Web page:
A University of Michigan School of Public Health study compared levels of urinary bisphenol AA and triclosan with cytomegalovirus antibodies and diagnoses of allergies or hay fever in a sample of U.S. adults and children over age 6.

Venus clouds may yield climate clues

Paris -- European scientists say a mysterious, high-altitude layer of sulphur dioxide in the atmosphere of Venus has been explained, with possible earthly connections.

Sulphuric acid clouds blanket Venus at an altitude of between 30 and 45 miles, formed by sulfur dioxide from volcanoes combining with water to form sulfuric acid droplets.

Intense solar radiation above 45 miles should destroy any sulfur dioxide above that height, so scientists were puzzled when a European Space Agency probe found a layer of sulfur dioxide at about 55 miles, an ESA release said.

Season saw fewest Pacific storms on record

State College, Pa. -- The 2010 Atlantic Hurricane Season was an active one but the Eastern North Pacific basin yielded the fewest storms on record this year, forecasters said.

The Pacific Basin normally sees 15 tropical storms form each season, with an average of nine becoming hurricanes, but this year only seven tropical storms formed, with three becoming hurricanes, reported Tuesday.

Sixty percent of all storm development in the region during the season occurs in September and October, but this September was the quietest on record with only one tropical storm, Accuweather meteorologist Dan Kottlowski said.

October yielded no tropical activity, something that hasn't happened since 1977, he said.

Polar bears seen with 'piggy back' cubs

London -- Polar bears are carrying cubs on their backs while they swim through icy waters, possibly because of global warming melting arctic ice, U.K. researchers say.

Scientists say they believed it to be a new behavior, possibly the result of bears having to swim longer distances in the ocean because of reduction in the amount of ice used by the bears as seal-hunting territory, Britain's Daily Telegraph reported.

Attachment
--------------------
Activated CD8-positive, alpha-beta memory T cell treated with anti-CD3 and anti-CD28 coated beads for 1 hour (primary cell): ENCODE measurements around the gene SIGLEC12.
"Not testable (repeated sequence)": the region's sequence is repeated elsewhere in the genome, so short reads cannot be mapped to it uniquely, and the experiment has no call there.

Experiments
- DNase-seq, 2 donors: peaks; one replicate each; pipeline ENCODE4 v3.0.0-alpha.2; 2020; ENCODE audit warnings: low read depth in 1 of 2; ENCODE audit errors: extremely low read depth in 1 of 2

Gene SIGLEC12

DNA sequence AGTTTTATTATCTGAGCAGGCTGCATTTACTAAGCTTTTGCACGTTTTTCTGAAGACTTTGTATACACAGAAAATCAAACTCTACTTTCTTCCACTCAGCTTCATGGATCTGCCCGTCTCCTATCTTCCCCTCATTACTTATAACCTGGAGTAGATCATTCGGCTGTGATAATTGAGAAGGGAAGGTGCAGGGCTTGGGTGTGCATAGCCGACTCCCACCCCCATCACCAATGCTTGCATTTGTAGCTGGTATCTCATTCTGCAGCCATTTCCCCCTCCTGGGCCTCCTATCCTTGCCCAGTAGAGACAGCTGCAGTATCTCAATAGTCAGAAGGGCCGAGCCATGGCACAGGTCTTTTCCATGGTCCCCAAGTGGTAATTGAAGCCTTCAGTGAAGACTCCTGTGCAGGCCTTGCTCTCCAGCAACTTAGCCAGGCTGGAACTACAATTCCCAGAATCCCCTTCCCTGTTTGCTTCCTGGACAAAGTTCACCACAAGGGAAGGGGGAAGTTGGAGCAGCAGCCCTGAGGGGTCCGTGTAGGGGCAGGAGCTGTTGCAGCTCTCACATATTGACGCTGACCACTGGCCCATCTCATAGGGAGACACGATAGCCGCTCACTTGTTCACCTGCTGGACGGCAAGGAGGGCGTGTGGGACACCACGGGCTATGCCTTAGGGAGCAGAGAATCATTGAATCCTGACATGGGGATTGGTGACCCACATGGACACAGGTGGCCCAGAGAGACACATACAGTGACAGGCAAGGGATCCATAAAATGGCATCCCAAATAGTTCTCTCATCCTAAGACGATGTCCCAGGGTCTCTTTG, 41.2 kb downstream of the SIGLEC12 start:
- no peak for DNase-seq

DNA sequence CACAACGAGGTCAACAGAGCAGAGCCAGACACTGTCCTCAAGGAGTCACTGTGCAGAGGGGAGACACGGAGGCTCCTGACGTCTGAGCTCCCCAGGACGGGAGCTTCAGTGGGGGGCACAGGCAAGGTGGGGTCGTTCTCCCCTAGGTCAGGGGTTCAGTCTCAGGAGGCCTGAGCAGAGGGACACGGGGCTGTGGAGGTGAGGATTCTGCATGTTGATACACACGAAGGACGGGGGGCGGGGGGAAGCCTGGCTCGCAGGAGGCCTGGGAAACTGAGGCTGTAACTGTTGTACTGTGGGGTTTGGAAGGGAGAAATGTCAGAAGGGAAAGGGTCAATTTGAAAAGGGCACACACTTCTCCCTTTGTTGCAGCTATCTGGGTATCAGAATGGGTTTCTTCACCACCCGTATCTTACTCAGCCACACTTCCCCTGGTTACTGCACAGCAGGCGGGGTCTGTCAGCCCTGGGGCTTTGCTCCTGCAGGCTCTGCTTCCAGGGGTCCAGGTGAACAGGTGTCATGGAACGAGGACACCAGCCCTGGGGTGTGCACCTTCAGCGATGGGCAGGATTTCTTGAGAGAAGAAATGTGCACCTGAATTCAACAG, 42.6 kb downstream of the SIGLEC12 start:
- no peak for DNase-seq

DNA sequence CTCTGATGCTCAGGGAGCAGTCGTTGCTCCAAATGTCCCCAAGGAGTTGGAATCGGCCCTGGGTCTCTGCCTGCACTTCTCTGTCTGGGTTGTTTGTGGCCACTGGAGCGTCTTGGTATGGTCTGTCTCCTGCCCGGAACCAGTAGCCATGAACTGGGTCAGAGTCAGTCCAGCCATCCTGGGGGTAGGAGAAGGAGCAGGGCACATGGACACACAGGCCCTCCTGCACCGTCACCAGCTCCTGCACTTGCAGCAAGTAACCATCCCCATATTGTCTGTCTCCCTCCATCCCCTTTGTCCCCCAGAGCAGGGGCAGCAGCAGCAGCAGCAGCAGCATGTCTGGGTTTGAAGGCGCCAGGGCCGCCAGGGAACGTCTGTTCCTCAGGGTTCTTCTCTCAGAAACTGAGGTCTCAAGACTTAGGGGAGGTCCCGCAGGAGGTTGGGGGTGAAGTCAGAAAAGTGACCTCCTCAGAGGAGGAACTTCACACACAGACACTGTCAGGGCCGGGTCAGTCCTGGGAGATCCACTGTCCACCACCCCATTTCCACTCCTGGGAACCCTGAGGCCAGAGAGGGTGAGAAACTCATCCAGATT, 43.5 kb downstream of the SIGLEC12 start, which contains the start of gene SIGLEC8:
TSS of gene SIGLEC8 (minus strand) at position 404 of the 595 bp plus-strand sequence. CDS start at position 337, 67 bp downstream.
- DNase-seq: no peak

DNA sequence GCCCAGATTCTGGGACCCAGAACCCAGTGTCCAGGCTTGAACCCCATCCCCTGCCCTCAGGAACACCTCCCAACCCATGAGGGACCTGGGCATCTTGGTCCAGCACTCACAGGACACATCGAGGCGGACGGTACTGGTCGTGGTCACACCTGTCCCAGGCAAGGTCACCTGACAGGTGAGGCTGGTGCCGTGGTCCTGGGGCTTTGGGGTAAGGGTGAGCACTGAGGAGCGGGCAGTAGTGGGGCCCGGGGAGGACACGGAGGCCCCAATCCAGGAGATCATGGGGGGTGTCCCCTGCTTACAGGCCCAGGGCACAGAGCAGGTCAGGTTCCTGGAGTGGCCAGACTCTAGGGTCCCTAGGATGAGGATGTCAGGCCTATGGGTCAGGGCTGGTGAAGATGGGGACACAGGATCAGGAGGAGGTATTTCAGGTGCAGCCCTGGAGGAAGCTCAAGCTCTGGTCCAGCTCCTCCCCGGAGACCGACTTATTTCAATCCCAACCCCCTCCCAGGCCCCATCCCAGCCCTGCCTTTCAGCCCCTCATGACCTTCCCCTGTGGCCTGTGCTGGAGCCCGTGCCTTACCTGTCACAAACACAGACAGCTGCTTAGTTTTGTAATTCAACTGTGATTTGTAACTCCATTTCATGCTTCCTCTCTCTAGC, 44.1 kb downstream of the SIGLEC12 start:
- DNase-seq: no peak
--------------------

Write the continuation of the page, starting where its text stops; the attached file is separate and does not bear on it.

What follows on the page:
During the longer swims, traveling on the mother's back could be vital for the survival of the cubs, scientists say, as being on the mother's back means the cub's body is in direct contact with the adult's fur and a large part of the baby is out of the icy water, thereby reducing heat loss.

Invasive shrimp species found in Wales

Cardiff, Wales -- British environmentalists say an invasive "killer" shrimp that feeds on native counterparts, young fish and insect larvae has been detected in Wales.

The predatory Dikerogammarus villosus can have serious impacts on the ecology of habitats it invades and can cause extinctions, the BBC reported.

Dubbed the killer shrimp by biologists for its voracious appetite, it often kills its prey and leaves it uneaten.

Originally from the steppe region between the Black Sea and the Caspian Sea, D. villosus, which can grow to be much larger than native freshwater shrimp, has been spreading across Western Europe for 10 years.

Old galaxy seen making new stars

Oxford, England -- U.K. astronomers say a nearby galaxy, well past its cosmic "prime" for producing stars, shows evidence it is still churning out baby stars.

Images from the Hubble Space Telescope show the core of an elliptical galaxy known as NGC 4150, thought to be well past its period of star formation, surrounded by streamers of dust, gas and young, blue stars considerably less than 1 billion years old, reported Tuesday.

Scientists say the finding suggests elliptical galaxies can still have some youthful vigor left, possibly through encounters with smaller galaxies, and that the star birth in NGC 4150 may have been kicked off by a collision and merger with a dwarf galaxy.